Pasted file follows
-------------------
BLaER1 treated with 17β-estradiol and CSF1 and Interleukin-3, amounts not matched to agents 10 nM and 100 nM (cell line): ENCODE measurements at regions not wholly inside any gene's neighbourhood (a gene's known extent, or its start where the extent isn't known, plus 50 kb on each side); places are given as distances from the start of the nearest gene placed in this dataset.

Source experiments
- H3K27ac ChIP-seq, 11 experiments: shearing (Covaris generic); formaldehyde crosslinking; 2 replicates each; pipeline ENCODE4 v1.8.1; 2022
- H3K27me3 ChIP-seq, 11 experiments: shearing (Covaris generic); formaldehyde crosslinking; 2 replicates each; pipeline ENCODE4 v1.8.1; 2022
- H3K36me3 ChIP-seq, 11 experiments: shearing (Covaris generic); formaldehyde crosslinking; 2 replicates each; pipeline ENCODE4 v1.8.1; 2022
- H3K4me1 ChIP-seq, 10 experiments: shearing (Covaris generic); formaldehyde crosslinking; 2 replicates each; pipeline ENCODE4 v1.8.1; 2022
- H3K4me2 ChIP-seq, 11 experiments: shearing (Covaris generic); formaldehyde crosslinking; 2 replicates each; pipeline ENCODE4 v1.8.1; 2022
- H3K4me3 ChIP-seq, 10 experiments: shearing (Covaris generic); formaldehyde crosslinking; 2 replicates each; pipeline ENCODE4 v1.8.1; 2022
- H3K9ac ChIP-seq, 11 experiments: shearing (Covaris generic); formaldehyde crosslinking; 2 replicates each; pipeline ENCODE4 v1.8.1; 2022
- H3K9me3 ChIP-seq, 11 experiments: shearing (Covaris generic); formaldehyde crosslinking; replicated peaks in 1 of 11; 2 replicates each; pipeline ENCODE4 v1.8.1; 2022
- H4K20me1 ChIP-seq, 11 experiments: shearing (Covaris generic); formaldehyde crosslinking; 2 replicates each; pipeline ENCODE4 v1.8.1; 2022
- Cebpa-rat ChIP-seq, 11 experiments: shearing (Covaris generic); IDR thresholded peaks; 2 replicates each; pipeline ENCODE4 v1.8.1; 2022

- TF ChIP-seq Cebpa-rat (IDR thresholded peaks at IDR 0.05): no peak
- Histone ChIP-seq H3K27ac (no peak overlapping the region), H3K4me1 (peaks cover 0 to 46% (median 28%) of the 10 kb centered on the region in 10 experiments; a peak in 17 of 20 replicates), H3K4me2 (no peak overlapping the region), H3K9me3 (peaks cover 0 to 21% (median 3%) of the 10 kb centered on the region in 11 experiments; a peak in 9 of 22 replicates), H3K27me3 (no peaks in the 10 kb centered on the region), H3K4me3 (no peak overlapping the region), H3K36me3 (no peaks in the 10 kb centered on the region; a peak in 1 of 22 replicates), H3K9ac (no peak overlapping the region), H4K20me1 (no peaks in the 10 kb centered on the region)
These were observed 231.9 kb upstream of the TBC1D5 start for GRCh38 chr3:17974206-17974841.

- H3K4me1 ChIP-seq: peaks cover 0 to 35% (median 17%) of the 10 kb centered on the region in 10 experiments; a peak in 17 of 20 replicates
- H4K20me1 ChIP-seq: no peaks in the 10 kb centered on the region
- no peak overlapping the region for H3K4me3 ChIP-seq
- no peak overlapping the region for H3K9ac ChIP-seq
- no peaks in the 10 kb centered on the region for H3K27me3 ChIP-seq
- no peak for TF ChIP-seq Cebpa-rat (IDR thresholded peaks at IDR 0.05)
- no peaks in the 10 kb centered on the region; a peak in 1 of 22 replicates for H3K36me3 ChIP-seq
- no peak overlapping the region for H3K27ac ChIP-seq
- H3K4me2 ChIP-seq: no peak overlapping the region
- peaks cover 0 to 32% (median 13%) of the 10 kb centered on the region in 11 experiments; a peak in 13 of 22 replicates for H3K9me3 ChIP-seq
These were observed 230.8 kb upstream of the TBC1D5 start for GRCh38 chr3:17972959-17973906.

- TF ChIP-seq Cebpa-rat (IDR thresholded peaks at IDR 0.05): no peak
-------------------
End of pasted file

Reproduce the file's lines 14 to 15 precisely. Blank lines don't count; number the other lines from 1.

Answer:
- Histone ChIP-seq H3K27ac (no peak overlapping the region), H3K4me1 (peaks cover 0 to 46% (median 28%) of the 10 kb centered on the region in 10 experiments; a peak in 17 of 20 replicates), H3K4me2 (no peak overlapping the region), H3K9me3 (peaks cover 0 to 21% (median 3%) of the 10 kb centered on the region in 11 experiments; a peak in 9 of 22 replicates), H3K27me3 (no peaks in the 10 kb centered on the region), H3K4me3 (no peak overlapping the region), H3K36me3 (no peaks in the 10 kb centered on the region; a peak in 1 of 22 replicates), H3K9ac (no peak overlapping the region), H4K20me1 (no peaks in the 10 kb centered on the region)
These were observed 231.9 kb upstream of the TBC1D5 start for GRCh38 chr3:17974206-17974841.